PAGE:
We often receive the question of “Who can and cannot participate in a Section 125 Cafeteria Plan, Flexible Spending Account (FSA), or HRA?” From time to time, we find clients who are participating in tax-favored benefits who should not, as they are not eligible, or they do not have a plan document in place. Of course, these items can be an issue!
First, it is important to note, an employer’s eligibility rules may not discriminate in favor of highly compensated individuals. Pursuant to Code section 125(g)(3), a plan does not discriminate in favor of highly compensated individuals if it meets all of the following:
- The plan benefits a classification of employees that does not discriminate in favor of highly compensated individuals;
- The same employment requirement applies to all employees and the plan does not require more than three years of employment to participate; and
- Entry into the plan is not delayed.
While there are some exceptions, generally an employer can define which classes of employees and former employees are eligible to participate in a Section 125 plan. However, the following individuals are NOT eligible to participate in Section 125 Cafeteria Plan, Flexible Spending Account (FSA), or Premium Only Plan (POP), or any of its qualified benefits:
- More than 2% shareholder of an S-corporation, or any of its family members,
- Sole proprietor,
- Partner in a partnership, or
- Non-employee director, solely serving on a corporation’s board of directors, and not otherwise providing services to the corporation as an employee. (26 CFR Section 1.125-1(g)(2)(i).
There are a few exceptions to the above-mentioned rule:
- Dual-status individuals are eligible IF they are both an employee and provide services to the employer as a director or independent contractor. This rule is not available for partners or more than 2% S-corporation shareholders. (26 CFR Section1.125-1(g)(2)(iii).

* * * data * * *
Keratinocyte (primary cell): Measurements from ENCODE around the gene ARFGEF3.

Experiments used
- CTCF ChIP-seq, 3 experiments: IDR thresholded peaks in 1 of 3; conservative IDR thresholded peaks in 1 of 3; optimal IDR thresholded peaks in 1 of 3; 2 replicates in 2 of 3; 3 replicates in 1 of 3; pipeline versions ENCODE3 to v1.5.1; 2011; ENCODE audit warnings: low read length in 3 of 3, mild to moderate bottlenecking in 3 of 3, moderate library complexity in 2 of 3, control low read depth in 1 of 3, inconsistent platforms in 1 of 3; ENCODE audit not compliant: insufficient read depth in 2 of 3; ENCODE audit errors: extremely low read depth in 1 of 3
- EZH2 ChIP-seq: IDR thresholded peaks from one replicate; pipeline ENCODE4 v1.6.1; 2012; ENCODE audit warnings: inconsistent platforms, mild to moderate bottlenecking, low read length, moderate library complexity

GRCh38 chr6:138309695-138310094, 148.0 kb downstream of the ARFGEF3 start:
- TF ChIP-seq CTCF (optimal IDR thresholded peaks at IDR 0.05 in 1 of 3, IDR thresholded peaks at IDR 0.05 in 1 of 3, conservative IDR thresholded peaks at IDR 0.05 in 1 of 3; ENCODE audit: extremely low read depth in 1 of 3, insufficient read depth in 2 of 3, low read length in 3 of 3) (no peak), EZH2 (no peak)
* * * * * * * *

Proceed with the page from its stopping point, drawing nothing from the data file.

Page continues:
- Employee spouse of self-employed individuals are eligible if they are bona fide employees and are not themselves self-employed. State laws relating to ownership (especially in community property states) may also affect their status.
NOTE: Sole proprietors, partnerships, and S-corporations may still sponsor Section 125 Cafeteria Plans and FSAs to their employees, and there are benefits to both the employer and employee for doing so. In addition, the more than 2% shareholders in a S-corporation can still deduct health insurance premiums paid or reimbursed by the S-corporation, but must report these payments as income. (Notice 2008-1).
Health Reimbursement Arrangements (HRA)
Self-employed individuals cannot participate in HRAs. The same rules described above for Cafeteria Plans and their qualified benefits also apply to HRAs. Informal guidance by the IRS suggests that the self-employed individuals cannot participate in a HRA even if they are taxed on the value of the benefits they receive.
Other Things to Take into Consideration:
Non-discrimination Testing: Since self-employed individuals are not eligible to participate in Cafeteria Plans, qualified benefits and HRAs, they should not be included in the non-discrimination testing for such plans. However, for Section 125 testing, understand that employee-spouses will almost always qualify as Key Employees under the ownership attribution rules, and may make a plan susceptible to failing the Key Employee Concentration Test.
Consequences of Non-compliance: The Section 125 Cafeteria Plan Regulations provide a non-exhaustive list of 11 operational failures that will disqualify the tax-favored status of a Cafeteria Plan and all of its qualified benefits, including a FSA, forcing all such benefits for participants to be reclassified as taxable income. Similarly, an HRA with ineligible participants would lose its tax-favored status for all participants.
If you have any questions or would like to further discuss how a Section 125 can benefit your company and its employees, reduce benefit costs, and improve employee engagement, please contact MNJ Insurance Solutions at (714) 716-4303.
This content is provided for informational purposes only. While we have attempted to provide current, accurate and clearly expressed information, this information is provided “as is” and MNJ Insurance Solutions makes no representations or warranties regarding its accuracy and completeness. The information provided should not be construed as legal or tax advice or as a recommendation of any kind. External users should seek professional advice form their own attorneys and tax and benefit plan advisers with respect to their individual circumstances and needs.